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The services of this good king were long remembered. To him may be traced the unyielding devotion of the Jews, after the Captivity, for the rites and forms and ceremonies which are found in the books of the Law. The legalisms of the Scribes may be traced to him. He reigned but twelve years after his great reformation, — not long enough to root out the heathenism which had prevailed unchecked for nearly seventy years. With him perished the hopes of the kingdom.
After his death the decline was rapid. A great reaction set in, and faction was accompanied with violence. The heathen party triumphed over the orthodox party. The passions which had been suppressed since the death of Manasseh burst out with all the frenzy and savage hatred which have ever marked the Jews in their religious contentions, and these were unrestrained by the four kings who succeeded Josiah. The people were devoured by religious animosities, and split up into hostile factions. Had the nation been united, it is possible that later it might have successfully resisted the armies of Nebuchadnezzar. Jeremiah gave vent to his despairing sentiments, and held out no hope. When Elijah had appealed to the people to choose between Jehovah and Baal, he was successful, because they were then undecided and wavering in their belief, and it required only an evidence of superior power to bring .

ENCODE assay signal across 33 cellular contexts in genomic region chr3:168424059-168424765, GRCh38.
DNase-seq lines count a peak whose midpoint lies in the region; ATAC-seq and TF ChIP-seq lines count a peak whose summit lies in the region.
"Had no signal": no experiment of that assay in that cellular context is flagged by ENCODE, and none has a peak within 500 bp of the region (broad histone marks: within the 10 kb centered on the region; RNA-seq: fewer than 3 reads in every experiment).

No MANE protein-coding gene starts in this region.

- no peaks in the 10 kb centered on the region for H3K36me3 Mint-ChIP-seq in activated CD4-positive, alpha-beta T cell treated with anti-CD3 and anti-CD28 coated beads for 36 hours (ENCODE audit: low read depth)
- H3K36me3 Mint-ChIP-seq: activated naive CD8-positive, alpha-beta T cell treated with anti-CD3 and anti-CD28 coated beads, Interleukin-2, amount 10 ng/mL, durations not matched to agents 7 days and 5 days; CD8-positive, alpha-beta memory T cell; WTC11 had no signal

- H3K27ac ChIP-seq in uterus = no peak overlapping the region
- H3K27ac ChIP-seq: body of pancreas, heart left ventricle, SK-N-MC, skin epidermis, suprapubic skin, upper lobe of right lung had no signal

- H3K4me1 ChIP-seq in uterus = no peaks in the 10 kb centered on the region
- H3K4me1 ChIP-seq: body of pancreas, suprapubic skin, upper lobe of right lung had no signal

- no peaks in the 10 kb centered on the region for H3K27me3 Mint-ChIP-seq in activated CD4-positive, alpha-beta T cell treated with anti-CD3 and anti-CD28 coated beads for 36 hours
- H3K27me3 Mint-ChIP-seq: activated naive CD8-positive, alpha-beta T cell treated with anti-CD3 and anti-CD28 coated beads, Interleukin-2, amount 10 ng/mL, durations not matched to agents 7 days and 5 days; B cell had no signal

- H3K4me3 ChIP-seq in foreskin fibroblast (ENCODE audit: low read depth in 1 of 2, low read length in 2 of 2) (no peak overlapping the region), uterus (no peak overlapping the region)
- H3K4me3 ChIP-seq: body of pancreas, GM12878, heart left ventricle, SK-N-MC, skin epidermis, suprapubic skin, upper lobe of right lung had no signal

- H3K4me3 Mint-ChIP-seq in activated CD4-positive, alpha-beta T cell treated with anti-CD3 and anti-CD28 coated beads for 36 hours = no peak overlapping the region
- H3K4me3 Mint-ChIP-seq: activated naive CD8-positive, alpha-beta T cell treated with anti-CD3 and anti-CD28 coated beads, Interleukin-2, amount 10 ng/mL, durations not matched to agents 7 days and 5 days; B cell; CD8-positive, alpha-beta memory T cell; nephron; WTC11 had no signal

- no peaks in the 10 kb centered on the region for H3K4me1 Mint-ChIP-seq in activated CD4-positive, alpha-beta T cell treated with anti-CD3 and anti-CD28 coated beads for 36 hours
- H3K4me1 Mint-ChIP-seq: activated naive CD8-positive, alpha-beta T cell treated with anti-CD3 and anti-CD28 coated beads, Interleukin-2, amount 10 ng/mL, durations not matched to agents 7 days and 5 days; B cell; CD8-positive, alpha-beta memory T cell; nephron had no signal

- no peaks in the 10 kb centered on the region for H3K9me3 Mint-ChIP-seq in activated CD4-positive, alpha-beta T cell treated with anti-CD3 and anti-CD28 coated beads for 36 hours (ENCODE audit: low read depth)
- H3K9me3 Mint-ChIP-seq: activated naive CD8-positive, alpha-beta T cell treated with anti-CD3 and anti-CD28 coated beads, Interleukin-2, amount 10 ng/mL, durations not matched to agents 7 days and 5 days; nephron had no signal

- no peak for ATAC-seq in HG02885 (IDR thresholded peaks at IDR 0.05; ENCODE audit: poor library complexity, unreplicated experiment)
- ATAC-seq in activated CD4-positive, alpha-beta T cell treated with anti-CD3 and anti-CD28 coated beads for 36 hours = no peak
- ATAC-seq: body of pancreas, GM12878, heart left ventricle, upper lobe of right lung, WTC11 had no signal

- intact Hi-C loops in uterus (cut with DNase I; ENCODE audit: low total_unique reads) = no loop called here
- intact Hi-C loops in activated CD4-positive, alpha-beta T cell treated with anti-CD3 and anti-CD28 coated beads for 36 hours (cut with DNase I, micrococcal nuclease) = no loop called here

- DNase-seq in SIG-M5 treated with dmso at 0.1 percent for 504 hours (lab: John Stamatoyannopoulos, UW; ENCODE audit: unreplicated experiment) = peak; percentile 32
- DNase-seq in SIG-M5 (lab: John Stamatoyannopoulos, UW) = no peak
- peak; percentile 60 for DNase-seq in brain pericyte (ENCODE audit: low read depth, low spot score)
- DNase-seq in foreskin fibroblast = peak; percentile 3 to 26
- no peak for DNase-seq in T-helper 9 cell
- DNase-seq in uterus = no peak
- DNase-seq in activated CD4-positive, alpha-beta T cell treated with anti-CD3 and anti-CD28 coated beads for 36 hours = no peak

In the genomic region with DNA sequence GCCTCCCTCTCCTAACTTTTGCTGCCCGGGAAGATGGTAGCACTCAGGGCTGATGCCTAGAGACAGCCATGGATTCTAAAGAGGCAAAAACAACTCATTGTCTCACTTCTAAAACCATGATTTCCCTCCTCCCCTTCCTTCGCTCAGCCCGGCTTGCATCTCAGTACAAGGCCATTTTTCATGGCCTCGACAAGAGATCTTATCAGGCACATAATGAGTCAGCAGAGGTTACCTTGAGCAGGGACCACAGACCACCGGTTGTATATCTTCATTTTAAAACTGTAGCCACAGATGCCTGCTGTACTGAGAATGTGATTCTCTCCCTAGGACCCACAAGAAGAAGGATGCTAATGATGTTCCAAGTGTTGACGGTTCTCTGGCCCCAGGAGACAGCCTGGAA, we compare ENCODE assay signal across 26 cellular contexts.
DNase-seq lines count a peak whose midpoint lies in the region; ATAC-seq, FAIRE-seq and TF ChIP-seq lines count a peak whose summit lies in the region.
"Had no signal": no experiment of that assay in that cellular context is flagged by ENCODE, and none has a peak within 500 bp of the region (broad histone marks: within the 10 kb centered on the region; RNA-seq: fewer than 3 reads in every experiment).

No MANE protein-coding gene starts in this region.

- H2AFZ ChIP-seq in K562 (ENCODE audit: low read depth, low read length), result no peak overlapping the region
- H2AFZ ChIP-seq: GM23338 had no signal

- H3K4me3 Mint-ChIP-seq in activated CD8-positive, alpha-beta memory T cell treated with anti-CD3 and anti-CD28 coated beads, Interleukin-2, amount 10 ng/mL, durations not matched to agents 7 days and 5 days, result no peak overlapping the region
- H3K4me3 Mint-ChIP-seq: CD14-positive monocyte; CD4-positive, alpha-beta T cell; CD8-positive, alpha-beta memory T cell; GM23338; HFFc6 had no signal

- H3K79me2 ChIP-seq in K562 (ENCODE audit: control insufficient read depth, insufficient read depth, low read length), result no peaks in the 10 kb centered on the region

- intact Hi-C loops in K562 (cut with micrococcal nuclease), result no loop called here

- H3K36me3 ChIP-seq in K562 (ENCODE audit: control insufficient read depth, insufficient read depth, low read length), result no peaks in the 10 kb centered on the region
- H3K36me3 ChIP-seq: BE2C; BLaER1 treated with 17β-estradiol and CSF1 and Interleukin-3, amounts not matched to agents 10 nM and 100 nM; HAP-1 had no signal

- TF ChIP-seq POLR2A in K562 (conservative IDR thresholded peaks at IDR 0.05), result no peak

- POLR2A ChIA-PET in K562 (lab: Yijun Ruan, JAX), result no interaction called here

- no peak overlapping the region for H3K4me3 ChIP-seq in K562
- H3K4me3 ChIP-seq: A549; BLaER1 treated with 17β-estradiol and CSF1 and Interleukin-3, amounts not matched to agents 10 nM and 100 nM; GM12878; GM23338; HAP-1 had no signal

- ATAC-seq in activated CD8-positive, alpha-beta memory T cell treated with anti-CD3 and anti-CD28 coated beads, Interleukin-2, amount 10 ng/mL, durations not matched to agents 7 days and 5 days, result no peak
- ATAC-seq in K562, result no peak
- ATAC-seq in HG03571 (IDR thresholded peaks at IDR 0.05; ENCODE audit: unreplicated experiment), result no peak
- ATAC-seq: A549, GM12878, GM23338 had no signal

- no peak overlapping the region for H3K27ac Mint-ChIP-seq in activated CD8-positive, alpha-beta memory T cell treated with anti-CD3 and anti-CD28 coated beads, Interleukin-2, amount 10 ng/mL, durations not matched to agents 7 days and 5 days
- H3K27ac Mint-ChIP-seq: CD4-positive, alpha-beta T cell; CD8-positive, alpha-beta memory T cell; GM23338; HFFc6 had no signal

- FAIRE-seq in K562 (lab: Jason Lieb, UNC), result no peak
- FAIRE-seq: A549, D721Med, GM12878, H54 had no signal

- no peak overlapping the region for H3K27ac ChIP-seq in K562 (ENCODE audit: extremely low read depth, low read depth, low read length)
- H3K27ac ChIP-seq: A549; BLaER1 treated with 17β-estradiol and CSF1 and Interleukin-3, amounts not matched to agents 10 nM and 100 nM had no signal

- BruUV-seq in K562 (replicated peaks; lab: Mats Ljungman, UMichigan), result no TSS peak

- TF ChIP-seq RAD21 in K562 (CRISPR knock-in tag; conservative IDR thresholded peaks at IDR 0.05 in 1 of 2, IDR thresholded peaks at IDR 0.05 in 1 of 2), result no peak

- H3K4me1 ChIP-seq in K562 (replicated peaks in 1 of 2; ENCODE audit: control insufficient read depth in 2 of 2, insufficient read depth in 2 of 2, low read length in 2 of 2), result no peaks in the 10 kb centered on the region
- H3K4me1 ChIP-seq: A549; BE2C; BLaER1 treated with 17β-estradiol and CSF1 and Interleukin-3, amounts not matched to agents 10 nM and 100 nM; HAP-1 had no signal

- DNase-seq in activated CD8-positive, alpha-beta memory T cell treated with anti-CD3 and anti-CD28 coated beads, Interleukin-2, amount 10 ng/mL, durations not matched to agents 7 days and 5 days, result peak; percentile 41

them back to their allegiance. But when Jeremiah appeared, idolatry was the popular religion. It had become so firmly established by a succession of wicked kings, added to the universal degeneracy, that even Josiah could work but a temporary reform.
Hence the voice of Jeremiah was drowned. Even the prophets of his day had become men of the world. They fawned on the rich and powerful whose favor they sought, and prophesied “smooth things ” to them. They were the optimists of a decaying nation and a godless, pleasure-seeking generation. They were to Jerusalem what the Sophists were to Athens when Demosthenes thundered his disregarded warnings. There were, indeed, a few prophets left who labored for the truth ; but their words fell on listless ears. Nor could the priests arrest the ruin, for they were as corrupt as the people. The most learned among them were zealous only for the letter of the law, and fostered among the people a hypocritical formalism. True religious life had departed; and the noble Jeremiah, the only great statesman as well as prophet who remained, saw his influence progressively declining, until at last he was utterly disregarded. Yet he maintained his dignity, and fearlessly declared his message